BOGOTA, Colombia – Pope Francis opens the first full day in his Colombia visit on Thursday with messages to political leaders and citizens alike encouraging all to rally behind a peace process seeking an end for Latin America’s longest-running conflict and to address the inequalities that fueled it.
Francis will kick off the day with a meeting with President Juan Manuel Santos at the presidential palace, where he is likely to call for a building of bridges among elites bitterly divided by last year’s peace deal with the Revolutionary Armed Forces of Colombia, or FARC.
It will be followed in the afternoon by an outdoor Mass in Simon Bolivar Park that is expected to be attended by hundreds of thousands of worshippers in one of Latin America’s most-fervently Roman Catholic nations.
In between, he is to meet with bishops from around the region, including his first encounter with clergy from neighboring Venezuela, who are looking for the pope to demand accountability from their country’s socialist government and deliver a message of hope to a nation torn by political and economic turmoil.
His 20th trip abroad as pope, Francis’ five-day visit to Colombia is a highly emotional one, fulfilling a promise he made to government and FARC negotiators when he visited Cuba in 2015 as negotiations between the two dragged on in Havana.
Back then, he appealed to both sides not to let the historic opportunity for peace slip by. But now that the deal is signed, the guns silenced and 7,000 rebels are transitioning back to civilian life, Colombians face the even more difficult challenge of coming together and eradicating the social disparities at the root of the half-century conflict.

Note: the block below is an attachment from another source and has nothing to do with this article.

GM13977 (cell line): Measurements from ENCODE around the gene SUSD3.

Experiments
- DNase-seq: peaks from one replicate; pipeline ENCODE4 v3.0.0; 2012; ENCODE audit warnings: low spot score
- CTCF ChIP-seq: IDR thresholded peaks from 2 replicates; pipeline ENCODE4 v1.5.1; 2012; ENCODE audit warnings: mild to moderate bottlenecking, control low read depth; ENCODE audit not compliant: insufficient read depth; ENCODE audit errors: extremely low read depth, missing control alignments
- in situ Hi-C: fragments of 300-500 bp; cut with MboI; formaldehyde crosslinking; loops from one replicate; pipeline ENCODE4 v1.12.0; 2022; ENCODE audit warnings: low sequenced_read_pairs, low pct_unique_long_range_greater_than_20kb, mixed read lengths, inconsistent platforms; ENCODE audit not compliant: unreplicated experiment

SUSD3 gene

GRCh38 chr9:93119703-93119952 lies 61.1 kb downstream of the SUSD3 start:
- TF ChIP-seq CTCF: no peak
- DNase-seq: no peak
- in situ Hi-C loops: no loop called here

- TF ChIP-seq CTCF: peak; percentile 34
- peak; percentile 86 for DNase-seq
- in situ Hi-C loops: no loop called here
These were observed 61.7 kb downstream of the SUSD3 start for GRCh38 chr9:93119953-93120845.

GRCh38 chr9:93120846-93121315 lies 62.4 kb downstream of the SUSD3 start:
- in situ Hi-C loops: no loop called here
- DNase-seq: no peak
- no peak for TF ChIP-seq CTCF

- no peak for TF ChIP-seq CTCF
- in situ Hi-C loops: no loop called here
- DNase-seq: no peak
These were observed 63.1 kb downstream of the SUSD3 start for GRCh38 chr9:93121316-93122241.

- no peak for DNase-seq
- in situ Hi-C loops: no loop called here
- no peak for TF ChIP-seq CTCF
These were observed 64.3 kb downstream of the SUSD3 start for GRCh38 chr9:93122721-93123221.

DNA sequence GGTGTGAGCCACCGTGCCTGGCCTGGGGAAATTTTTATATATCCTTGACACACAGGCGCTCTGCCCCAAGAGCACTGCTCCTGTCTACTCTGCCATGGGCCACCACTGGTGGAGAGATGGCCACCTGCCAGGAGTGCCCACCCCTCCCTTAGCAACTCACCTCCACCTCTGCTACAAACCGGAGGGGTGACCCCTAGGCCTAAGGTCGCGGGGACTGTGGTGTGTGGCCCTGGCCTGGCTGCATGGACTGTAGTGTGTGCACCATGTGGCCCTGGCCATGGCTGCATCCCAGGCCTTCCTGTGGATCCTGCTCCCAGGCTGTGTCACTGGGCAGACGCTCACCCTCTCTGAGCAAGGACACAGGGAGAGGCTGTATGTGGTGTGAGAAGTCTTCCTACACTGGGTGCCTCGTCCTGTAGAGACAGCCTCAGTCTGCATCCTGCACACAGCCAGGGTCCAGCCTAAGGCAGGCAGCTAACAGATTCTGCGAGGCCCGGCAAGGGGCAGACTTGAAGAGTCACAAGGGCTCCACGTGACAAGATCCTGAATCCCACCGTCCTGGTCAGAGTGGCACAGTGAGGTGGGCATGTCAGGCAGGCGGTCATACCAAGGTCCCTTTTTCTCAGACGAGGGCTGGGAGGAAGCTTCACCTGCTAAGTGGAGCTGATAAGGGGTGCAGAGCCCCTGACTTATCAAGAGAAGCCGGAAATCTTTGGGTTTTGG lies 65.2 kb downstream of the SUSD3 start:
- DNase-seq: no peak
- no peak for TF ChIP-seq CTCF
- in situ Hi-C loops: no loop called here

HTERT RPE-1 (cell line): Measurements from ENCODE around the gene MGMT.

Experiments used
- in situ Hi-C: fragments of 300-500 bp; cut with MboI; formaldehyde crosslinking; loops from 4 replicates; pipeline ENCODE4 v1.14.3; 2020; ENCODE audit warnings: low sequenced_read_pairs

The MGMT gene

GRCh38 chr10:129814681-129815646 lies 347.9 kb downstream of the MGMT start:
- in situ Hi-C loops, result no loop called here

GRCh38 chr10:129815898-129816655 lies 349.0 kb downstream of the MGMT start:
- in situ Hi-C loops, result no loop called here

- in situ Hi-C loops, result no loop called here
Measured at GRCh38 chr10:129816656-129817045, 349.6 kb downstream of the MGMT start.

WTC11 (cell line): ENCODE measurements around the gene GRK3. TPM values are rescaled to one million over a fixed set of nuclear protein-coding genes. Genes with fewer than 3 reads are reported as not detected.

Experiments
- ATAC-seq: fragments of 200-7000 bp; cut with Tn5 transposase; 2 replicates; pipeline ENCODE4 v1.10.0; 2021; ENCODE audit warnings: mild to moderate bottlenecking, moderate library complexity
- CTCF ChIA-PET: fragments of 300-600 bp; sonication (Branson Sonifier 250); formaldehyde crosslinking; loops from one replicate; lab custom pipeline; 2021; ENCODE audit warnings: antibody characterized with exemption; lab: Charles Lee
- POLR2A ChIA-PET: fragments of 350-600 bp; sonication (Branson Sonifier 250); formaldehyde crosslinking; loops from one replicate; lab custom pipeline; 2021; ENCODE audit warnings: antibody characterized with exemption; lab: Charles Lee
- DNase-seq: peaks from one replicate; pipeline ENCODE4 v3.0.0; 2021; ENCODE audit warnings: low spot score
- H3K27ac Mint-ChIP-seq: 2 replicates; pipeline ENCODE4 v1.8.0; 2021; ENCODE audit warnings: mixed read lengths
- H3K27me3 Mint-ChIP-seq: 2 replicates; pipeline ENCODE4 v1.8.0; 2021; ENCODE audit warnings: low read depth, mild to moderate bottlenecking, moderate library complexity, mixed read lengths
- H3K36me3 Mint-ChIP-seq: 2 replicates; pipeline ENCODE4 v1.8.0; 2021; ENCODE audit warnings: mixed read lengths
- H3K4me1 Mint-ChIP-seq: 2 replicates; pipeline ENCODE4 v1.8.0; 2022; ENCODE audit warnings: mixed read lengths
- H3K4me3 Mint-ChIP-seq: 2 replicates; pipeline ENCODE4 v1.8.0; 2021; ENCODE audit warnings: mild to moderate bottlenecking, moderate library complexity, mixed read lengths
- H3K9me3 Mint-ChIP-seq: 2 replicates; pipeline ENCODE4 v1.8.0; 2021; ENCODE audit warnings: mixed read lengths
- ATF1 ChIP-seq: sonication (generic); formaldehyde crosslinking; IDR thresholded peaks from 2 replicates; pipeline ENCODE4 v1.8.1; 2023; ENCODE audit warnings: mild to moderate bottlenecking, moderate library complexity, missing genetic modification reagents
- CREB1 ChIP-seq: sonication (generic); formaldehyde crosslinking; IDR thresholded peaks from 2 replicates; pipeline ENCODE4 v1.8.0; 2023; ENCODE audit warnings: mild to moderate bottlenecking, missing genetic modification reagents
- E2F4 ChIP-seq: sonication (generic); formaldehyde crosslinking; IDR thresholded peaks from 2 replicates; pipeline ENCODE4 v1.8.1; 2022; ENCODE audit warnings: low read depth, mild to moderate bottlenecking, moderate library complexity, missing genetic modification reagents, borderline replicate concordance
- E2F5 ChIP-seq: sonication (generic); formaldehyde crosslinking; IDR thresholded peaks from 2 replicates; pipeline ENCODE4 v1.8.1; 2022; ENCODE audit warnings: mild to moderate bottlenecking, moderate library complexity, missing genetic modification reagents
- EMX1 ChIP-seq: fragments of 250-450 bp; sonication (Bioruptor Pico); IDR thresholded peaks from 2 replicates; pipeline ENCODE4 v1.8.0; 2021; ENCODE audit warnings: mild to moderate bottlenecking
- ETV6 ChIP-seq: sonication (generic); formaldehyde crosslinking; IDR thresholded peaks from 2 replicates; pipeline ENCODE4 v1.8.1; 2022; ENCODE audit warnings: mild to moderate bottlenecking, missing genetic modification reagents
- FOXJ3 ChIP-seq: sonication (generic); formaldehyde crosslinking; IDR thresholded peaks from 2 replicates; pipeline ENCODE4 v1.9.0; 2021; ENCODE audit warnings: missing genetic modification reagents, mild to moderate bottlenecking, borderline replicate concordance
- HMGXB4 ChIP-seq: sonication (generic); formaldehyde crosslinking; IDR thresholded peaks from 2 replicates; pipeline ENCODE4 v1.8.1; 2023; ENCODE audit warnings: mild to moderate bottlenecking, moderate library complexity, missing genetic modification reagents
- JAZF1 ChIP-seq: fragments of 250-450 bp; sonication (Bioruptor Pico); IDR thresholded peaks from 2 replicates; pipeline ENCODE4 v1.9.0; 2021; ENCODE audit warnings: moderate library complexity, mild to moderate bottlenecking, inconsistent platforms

Santos, the winner last year of the Nobel Peace Prize, offered thanks on Wednesday for Pope Francis pushing negotiators during difficult moments of the four-year talks. He expressed hope the pontiff’s visit will inspire Colombians to take the next step and definitively put behind them the long decades of political violence that left 220,000 dead and 7 million internally displaced.
“Peace needs a solid foundation, and reconciliation is one of those pillars that we hopefully we will not only plant but also strengthen,” Santos told reporters.
The theme of reconciliation wasn’t far from Francis’ mind from the moment he arrived in Bogota late Wednesday afternoon to great fanfare.
In a gesture likely to mark the deep symbolism of the trip, he was presented on the tarmac with a commemorative peace dove by a youth who was born in a jungle camp to a guerrilla father and a politician mother after she was taken captive by FARC rebels in 2002. Clara Rojas, now a congresswoman, did not see her son again until she was rescued in 2008 when he was 3.
Francis then made his way in the popemobile past thousands of people who had stood for hours waiting to catch a glimpse of the wildly popular pontiff along the 15-kilometer (9-mile) route from the airport to the Vatican’s embassy.
With no police line in sight, Francis was practically mobbed by well-wishers, though he seemed to revel in the outpouring of emotion from people showering him with flowers, red-yellow-and-blue Colombian flags and shouts of “Viva Francisco.” He even gave a few high-fives to some youths who got a little too close.
Once at the Nunciature in Bogota, where Francis will sleep every night, he delivered his first public remarks to a group of young people battling drug addiction, urging them not to ever lose “happiness and hope.”
It was a message that resonated with Angie Albanil, who spent part of her teenage years on the streets of Bogota but now is getting back on her feet as part of a church-backed group that performed rap and traditional cumbia music for the pontiff.
“The ills that have spread in society, we’re the ones who have to overcome them with respect for people who think differently,” she said in a prepared remarks read to the pope upon his arrival. “We’re the ones who have to build a society in which we all fit.”
Associated Press writers Cesar Garcia and Juan Zamorano contributed to this report.